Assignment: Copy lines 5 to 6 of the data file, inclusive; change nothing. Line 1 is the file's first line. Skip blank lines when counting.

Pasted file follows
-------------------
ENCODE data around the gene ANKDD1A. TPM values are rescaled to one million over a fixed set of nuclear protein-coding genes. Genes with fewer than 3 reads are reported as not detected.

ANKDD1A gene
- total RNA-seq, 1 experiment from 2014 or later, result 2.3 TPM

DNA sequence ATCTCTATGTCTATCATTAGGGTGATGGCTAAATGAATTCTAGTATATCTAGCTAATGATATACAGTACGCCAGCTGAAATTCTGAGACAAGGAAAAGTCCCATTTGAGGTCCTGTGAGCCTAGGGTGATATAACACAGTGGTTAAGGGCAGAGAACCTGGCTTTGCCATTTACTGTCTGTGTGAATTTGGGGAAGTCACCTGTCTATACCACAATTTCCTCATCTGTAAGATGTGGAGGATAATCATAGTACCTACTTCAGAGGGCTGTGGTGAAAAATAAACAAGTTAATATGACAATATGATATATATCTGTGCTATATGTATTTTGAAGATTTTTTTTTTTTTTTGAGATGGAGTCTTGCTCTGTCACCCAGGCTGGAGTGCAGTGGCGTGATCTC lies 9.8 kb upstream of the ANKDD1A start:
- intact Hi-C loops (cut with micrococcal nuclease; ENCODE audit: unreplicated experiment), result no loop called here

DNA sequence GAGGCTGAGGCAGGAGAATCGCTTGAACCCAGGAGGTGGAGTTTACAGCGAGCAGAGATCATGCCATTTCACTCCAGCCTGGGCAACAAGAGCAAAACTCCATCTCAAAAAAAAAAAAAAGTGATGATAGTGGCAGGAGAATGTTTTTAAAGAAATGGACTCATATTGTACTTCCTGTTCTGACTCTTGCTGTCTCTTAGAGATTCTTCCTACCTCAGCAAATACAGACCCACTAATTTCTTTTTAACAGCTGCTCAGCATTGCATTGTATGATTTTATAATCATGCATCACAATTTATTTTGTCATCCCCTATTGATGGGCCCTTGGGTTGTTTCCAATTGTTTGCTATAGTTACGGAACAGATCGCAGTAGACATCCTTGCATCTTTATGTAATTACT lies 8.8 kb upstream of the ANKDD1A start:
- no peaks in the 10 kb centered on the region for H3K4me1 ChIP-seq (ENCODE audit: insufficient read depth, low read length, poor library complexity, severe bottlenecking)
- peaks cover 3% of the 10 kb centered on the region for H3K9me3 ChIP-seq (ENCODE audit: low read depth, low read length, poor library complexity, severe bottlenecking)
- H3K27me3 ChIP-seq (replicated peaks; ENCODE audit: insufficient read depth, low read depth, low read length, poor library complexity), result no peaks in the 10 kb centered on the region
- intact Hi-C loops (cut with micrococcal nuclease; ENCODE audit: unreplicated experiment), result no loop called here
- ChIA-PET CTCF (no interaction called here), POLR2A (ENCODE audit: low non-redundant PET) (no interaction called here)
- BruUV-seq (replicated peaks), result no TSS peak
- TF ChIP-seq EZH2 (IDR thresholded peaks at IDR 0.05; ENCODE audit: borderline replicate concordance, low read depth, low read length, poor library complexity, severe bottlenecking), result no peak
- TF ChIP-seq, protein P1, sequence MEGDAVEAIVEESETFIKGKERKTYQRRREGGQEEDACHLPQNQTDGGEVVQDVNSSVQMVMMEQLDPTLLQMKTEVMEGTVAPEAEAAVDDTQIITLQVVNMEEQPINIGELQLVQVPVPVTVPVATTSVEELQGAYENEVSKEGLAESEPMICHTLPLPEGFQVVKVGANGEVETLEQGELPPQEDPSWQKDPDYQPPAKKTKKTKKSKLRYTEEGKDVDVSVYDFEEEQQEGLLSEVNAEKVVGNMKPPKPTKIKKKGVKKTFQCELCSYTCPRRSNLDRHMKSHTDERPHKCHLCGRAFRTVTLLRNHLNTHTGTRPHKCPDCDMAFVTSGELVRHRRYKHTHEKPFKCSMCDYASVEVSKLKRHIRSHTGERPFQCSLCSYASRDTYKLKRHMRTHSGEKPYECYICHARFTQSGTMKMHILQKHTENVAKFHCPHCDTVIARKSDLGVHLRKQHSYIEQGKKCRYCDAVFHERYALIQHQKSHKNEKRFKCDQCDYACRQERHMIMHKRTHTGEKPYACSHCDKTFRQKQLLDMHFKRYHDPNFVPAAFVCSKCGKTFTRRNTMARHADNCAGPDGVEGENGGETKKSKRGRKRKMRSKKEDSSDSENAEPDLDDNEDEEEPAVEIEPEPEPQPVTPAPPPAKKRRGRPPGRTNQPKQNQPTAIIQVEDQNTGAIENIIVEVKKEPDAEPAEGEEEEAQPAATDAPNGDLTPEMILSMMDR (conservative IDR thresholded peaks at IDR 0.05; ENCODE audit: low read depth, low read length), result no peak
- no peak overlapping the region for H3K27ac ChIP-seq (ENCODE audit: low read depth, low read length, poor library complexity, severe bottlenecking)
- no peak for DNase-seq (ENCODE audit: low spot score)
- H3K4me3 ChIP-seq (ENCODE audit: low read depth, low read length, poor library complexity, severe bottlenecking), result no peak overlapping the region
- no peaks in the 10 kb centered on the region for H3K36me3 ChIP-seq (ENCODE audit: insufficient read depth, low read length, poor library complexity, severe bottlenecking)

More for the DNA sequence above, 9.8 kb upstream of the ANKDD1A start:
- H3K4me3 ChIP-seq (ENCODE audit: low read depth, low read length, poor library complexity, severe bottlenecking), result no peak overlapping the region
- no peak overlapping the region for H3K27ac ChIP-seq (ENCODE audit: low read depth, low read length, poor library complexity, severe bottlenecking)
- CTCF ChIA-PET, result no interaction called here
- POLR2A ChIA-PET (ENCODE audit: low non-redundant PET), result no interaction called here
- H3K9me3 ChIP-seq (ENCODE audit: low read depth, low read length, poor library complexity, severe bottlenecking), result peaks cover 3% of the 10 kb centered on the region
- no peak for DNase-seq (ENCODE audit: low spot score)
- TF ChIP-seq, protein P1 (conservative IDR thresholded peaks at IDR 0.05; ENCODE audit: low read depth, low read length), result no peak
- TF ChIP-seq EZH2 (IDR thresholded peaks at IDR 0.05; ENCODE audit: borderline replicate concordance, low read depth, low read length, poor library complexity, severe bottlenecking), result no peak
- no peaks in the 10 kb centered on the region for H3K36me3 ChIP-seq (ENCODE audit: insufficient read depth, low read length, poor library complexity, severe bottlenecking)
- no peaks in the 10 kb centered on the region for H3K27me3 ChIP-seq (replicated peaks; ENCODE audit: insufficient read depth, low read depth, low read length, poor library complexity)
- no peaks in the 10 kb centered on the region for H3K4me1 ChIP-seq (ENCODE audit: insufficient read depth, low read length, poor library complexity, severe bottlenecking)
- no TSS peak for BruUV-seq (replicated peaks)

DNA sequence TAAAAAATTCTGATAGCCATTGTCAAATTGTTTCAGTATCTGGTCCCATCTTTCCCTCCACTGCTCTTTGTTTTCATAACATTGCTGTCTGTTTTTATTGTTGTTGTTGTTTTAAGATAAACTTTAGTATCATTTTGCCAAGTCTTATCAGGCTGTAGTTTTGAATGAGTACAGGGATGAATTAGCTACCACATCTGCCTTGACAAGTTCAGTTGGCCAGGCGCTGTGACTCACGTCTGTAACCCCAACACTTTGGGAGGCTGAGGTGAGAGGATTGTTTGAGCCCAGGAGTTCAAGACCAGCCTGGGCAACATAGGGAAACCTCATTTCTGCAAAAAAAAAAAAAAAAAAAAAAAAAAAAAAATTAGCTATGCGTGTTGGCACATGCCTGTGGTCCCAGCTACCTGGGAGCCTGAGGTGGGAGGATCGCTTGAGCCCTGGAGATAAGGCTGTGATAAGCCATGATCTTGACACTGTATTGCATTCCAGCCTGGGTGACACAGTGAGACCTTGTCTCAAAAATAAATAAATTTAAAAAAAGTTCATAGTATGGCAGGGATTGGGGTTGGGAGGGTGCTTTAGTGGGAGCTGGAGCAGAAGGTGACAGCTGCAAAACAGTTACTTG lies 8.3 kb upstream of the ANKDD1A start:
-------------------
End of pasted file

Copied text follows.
- intact Hi-C loops (cut with micrococcal nuclease; ENCODE audit: unreplicated experiment), result no loop called here

DNA sequence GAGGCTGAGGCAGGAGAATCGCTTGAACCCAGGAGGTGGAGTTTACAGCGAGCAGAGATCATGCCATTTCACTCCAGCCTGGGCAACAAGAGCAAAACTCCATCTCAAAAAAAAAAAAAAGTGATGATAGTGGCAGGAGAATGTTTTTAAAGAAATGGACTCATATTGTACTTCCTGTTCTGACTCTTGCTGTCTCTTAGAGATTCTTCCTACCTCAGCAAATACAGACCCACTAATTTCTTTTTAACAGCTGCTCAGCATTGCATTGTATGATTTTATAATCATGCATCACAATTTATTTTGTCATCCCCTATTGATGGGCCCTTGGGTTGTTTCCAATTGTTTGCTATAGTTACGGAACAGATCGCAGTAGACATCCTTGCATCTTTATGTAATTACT lies 8.8 kb upstream of the ANKDD1A start: